Inside look on students’ current diets and how they have changed in the past year
It has been a year since shelter-in-place was declared. No longer at school, we are spending our days at home. This has affected our academic life, but what about our diets? School lunches include one piece of fruit, an optional salad bar, and the main meal. For those who ate breakfast and lunch at school, the variety and offerings there may differ from what they have access to at home. While talking to several students, some have eaten better at home and some have struggled with meals.
For example, students like Lauren Cervantes (11) may have the inclination to opt for a more tasty and easy lunch rather than a healthy choice.
“I do feel like quarantine has definitely made my diet worse just because I am always in the house and any type of food is always accessible to me,” Cervantes admits. “In a typical day, I would say that probably eating chips and microwaveable foods have made my diet worse.”
However, everybody’s diet is not the same, for example, Cynthia Hsu (12) explains how being home has actually helped improve her eating habits.
“Quarantine has definitely helped my diet become healthier just because I get to eat breakfast and lunch now without feeling like I’m super rushed. With having lunch during quarantine, I’ve had the chance to explore new foods and make my own lunches which is completely different from pre-quarantine,” she notes. “I’ve also been able to finish my lunches since we no longer have to walk to our lunch spots. It definitely saves some time.”
However, Kalia Rentar (12) points out that having access to so much food has not been a plus.
“I definitely feel like quarantine has made my diet a lot worse. I eat a lot more because I can eat whenever I want and I don’t have to wait until lunchtime or brunch to eat. The foods I’ve been eating have not got worse, I just have been snacking more.”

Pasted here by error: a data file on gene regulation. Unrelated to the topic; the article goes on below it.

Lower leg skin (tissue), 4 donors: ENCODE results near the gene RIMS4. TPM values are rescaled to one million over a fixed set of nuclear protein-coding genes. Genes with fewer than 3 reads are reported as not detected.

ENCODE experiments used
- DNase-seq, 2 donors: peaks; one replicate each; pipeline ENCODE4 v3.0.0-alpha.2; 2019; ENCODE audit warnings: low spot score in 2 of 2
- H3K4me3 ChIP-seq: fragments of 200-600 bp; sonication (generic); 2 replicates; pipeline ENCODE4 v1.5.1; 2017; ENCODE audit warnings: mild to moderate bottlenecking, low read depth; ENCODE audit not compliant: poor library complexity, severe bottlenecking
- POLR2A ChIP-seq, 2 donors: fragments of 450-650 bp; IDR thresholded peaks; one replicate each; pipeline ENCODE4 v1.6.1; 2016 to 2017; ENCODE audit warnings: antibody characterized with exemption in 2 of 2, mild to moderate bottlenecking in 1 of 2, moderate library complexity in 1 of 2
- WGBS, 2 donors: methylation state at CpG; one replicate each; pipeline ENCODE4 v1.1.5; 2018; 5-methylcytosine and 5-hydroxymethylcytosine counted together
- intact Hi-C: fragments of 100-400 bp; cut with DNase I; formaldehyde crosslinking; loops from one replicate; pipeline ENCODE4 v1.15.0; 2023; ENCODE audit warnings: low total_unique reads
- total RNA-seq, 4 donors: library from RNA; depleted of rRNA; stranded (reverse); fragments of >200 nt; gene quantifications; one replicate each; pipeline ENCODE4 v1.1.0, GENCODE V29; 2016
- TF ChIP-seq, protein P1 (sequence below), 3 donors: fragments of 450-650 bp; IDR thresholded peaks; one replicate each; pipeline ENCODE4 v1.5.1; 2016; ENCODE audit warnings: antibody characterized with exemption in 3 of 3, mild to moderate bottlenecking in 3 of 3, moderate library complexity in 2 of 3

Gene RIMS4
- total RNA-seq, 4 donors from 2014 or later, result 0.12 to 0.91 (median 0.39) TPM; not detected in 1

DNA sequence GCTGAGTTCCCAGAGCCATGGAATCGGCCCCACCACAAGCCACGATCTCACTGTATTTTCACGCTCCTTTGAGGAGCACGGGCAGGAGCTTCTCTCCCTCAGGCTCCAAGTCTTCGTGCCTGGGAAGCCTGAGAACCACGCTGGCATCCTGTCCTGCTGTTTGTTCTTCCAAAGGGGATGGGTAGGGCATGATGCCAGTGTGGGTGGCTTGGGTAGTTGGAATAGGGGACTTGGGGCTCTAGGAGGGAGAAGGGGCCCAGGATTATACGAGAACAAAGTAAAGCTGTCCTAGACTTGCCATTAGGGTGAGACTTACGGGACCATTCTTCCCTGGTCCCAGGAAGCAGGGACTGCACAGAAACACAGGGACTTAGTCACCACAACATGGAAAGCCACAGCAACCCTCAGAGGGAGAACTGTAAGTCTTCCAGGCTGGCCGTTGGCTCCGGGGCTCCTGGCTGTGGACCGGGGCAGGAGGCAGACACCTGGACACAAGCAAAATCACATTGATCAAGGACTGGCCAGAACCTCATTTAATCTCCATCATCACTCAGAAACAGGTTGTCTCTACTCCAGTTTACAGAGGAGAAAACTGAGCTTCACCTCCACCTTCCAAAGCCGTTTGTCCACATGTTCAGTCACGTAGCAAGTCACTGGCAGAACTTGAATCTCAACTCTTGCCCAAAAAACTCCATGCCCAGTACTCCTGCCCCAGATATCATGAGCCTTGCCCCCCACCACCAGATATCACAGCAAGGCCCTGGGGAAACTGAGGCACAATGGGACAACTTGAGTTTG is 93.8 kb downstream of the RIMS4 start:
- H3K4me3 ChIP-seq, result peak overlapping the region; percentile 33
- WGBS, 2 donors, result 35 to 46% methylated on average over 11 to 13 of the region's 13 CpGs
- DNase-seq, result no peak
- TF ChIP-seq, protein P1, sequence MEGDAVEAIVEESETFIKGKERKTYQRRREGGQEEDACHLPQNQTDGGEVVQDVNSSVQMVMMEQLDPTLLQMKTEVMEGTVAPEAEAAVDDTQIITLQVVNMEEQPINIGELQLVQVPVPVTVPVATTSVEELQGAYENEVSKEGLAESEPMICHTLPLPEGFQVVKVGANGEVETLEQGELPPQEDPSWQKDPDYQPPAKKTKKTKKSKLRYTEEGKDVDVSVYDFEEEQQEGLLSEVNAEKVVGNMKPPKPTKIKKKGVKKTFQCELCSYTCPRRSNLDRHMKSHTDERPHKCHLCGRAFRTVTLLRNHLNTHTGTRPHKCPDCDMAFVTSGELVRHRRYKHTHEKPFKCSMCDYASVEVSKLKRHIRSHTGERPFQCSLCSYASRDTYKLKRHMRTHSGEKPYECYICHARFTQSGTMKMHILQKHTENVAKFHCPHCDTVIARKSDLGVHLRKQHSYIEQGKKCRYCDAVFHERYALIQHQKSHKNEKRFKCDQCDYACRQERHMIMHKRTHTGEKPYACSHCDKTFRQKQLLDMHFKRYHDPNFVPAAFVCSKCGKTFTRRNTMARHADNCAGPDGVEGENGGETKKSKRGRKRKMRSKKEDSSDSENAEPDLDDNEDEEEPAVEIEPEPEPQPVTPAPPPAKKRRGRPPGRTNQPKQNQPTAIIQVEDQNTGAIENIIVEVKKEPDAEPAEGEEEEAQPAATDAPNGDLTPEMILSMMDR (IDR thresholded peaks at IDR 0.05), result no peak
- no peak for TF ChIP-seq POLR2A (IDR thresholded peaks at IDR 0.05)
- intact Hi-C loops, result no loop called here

In order to maintain a healthy diet, people need to have motivation. Hsu advises taking advantage of being in quarantine, as it has helped her in the long run.
“I think others should have more motivation to eat better and make meals that they actually enjoy eating now. Since there’s more time to eat, many of my friends have been learning new recipes or overall enjoying their meals more. And since it’s actually filling up our stomachs, it seems that we have more energy to power through the last two hours of school.”
Without this motivation, it is easy for students to eat whatever they please. Cervantes points out that being quarantined for so long as impacted her mental state.
“I think being at home can definitely lead to being demotivated in anything you do. I wouldn’t be surprised if people were also less motivated to eat healthier. It is so easy to just sit around and do nothing. I think a lot of people get the misconception that eating healthy takes a lot of work so I think that’s also why people are less motivated to eat healthily.”
With the worsening motivation to eat healthily and having poor diets, that raises the question: when returning to in-person learning, should the school implement new ways to improve diets? Or should it remain the same?
Hsu suggests, “I always see students that purchase school lunch usually don’t want the fruits and veggies, so they always put it in the donation basket, which is why you’ll usually only see fruits and veggies in the basket and nothing else. Knowing this, I think the main course of school lunches should be healthier. Rather than just giving students these non-nutritious foods as the main item and adding fruit on the side as lunch, I think it would be better if the whole menu changed.”
This past year has been difficult, challenging, and stressful. Eating habits are influenced by how someone feels and their mental state; many have noticed shifts in their diet this past year. As things start to open up again, vaccines rolled out, and the likelihood of gathering in-person seems more likely and closer, sharing a meal together will feel even sweeter.